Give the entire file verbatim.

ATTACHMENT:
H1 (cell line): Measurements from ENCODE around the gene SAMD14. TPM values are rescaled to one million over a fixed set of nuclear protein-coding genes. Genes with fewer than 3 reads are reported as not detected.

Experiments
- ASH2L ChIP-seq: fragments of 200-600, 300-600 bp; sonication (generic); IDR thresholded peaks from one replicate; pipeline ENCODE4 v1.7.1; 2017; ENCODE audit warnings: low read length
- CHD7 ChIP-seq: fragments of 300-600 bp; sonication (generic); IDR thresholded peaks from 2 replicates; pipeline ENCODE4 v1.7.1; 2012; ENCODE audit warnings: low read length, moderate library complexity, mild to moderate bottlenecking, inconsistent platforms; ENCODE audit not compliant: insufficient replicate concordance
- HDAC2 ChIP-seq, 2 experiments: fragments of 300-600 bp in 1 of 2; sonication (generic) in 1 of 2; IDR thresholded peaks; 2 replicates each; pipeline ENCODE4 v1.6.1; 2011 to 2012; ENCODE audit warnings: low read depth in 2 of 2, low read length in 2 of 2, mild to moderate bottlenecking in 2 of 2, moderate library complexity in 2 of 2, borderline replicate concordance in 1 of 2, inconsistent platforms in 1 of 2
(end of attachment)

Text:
H1 (cell line): Measurements from ENCODE around the gene SAMD14. TPM values are rescaled to one million over a fixed set of nuclear protein-coding genes. Genes with fewer than 3 reads are reported as not detected.

Experiments
- ASH2L ChIP-seq: fragments of 200-600, 300-600 bp; sonication (generic); IDR thresholded peaks from one replicate; pipeline ENCODE4 v1.7.1; 2017; ENCODE audit warnings: low read length
- CHD7 ChIP-seq: fragments of 300-600 bp; sonication (generic); IDR thresholded peaks from 2 replicates; pipeline ENCODE4 v1.7.1; 2012; ENCODE audit warnings: low read length, moderate library complexity, mild to moderate bottlenecking, inconsistent platforms; ENCODE audit not compliant: insufficient replicate concordance
- HDAC2 ChIP-seq, 2 experiments: fragments of 300-600 bp in 1 of 2; sonication (generic) in 1 of 2; IDR thresholded peaks; 2 replicates each; pipeline ENCODE4 v1.6.1; 2011 to 2012; ENCODE audit warnings: low read depth in 2 of 2, low read length in 2 of 2, mild to moderate bottlenecking in 2 of 2, moderate library complexity in 2 of 2, borderline replicate concordance in 1 of 2, inconsistent platforms in 1 of 2